More fighting in east Ukraine, as Kiev says Moscow giving military aid to rebels

A peace plan announced by Ukraine's president earlier this week may not get off the ground, as fighting continued with pro-Russian separatists in parts of the country's east.

By , Staff writer

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    a pro-Russian fighter stood guard during a handover June 18 of the bodies of Ukrainian troops killed in a plane shot down near Luhansk, in eastern Ukraine.
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Fighting intensified in eastern Ukraine today, two days after Kiev promised a unilateral cease-fire plan and with both the Ukrainian government and NATO officials complaining of a Russian military buildup along the border.

The New York Times says there are reports of "significant casualties" in southeastern Ukraine over the past day.

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Skirmishes for control of Krasny Liman, a railroad hub north of Donetsk, stretched into a second day. The Ukrainian military deployed both air and artillery strikes in attempting to oust the separatist fighters, said Vladislav Seleznyov, a spokesman for the Defense Ministry’s campaign against the rebels.

... The rising casualty toll in Krasny Liman provided a stark counterpoint to the peace plan, underscoring the likelihood of dire consequences should it fail to take hold. [Ukrainian Defense Ministry Spokesman Vladislav] Seleznyov said that seven government troops had died and that 30 others had been injured since fighting over a conduit road into the town began Thursday morning.

He also said that 300 rebel fighters had died in the fighting since Thursday, a figure that could not be independently verified. Mr. Seleznyov said the toll was “not propaganda, that’s a hard number.”

Ukrainian President Petro Poroshenko and Russian President Vladimir Putin discussed a possible peace plan in a phone call late on Thursday, CNN reports.

In his conversation with Putin, Poroshenko stressed the need for the release of Ukrainian hostages and to establish effective security controls on the border with Russia. Putin spoke about Ukraine in a phone conversation with German Chancellor Angela Merkel and French President Francois Hollande.

They called for "an early halt to the fighting in eastern Ukraine, in order to stabilize the security situation and to create the conditions for a real de-escalation," Hollande's office said.

Whether peace is actually at hand, however, is another matter. The Washington Post writes: "...As heavy fighting continued for a second day Friday, there was no indication that a cessation of war was imminent. The rebels have rejected every offer to stop fighting, and militants launched an attack at dawn Friday on government troops around the Luhansk airport, where they shot down a military transport plane last weekend."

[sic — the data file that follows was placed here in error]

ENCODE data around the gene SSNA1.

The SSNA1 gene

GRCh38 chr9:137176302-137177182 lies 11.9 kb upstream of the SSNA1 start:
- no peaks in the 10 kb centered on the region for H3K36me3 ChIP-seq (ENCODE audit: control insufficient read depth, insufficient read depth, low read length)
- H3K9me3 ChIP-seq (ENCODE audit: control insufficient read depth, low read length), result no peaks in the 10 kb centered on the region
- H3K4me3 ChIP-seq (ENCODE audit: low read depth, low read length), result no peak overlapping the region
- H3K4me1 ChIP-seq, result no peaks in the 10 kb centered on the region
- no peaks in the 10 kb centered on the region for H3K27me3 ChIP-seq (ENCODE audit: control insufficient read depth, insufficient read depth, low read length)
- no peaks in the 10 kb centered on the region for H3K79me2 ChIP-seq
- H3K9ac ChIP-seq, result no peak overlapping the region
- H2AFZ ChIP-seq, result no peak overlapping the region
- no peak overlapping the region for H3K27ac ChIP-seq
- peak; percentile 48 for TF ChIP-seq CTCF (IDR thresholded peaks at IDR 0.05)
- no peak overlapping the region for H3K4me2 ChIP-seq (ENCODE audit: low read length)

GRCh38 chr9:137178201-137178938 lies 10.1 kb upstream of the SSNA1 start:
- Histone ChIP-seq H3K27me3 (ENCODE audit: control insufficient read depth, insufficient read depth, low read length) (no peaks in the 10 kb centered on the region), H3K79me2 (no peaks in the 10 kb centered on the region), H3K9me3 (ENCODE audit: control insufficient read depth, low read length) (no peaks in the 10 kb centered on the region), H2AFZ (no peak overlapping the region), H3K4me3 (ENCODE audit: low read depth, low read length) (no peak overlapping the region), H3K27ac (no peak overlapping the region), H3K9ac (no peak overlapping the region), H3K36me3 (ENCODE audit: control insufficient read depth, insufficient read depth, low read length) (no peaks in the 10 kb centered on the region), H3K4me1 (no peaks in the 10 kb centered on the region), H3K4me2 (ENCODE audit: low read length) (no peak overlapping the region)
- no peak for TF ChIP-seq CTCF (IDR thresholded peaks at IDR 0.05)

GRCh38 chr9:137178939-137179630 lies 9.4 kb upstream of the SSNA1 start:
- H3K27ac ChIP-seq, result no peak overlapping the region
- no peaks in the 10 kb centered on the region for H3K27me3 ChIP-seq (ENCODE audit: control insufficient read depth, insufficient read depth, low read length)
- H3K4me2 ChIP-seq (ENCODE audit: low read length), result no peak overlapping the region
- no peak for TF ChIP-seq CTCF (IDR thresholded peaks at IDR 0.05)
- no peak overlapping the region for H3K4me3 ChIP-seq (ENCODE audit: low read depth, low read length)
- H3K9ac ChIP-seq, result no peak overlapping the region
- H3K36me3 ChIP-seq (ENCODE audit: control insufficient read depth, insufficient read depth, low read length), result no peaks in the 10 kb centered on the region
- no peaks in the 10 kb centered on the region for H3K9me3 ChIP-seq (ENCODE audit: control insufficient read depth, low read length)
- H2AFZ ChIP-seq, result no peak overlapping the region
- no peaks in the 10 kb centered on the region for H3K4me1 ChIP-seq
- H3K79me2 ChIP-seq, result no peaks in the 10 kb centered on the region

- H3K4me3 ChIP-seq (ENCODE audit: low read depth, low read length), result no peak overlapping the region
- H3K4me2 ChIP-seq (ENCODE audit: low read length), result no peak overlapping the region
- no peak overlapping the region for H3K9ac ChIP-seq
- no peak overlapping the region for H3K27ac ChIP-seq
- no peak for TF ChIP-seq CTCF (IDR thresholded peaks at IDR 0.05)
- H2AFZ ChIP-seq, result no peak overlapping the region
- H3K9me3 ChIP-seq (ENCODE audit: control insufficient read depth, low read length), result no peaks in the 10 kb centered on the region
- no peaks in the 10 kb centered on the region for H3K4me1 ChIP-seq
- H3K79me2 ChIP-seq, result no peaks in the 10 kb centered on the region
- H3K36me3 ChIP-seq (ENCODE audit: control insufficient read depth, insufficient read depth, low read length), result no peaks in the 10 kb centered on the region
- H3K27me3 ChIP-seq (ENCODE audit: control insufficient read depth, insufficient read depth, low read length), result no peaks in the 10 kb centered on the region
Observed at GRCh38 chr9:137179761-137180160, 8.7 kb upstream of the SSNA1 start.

The Kyiv Post reports that Ukraine's Interior Minister Arsen Avakov posted a series of photos on his Facebook account that he says affirm direct Russian military support for pro-Moscow separatists.

Proof that Russia is helping to foment unrest in Ukraine is mounting, with Kyiv this week saying it has irrefutable, smoking-gun evidence, so to speak, of Russian military vehicles and weapons being used against its forces in the country’s embattled east.

... Ukrainian forces confiscated a BTR-80 armored personnel carrier, inside of which was a document that showed it had been checked out from a Russian military base on May 31, 2014, Avakov wrote. He said the BTR-80 was captured by National Guardsmen near Marinovki after they clashed with separatist fighters there.

Mr. Avakov also alleged that portable anti-aircraft missiles (MANPADS), rocket-propelled grenades, and light weapons have all been recovered and that they are all of "Russian origin."

The Associated Press also reports indications of growing Russian support for the rebels.

Rebels were operating tanks in the region, a particular sore spot for Ukraine, which accuses Russia of letting the vehicles cross the border.

... An Associated Press reporter saw pro-Russian fighters moving in a column with two tanks and three armored personnel carriers near the town of Yanakiyeve in the direction of the town of Horlivka in the Donetsk region. The tanks flew small flags of a pro-Russian militia but otherwise had no markings. The fighters declined to say what they were doing, other than that it was a “secret operation.”

NATO Secretary General Anders Fogh Rasmussen yesterday that "I can confirm that we now see a new Russian military buildup — at least a few thousand more Russian troops deployed to the Ukrainian border, and we see troop maneuvers in the neighborhood of Ukraine... If they're deployed to seal the border and stop the flow of weapons and fighters that would be a positive step. But that's not what we're seeing."

Russia, for its part, says it is merely taking steps to control its border.

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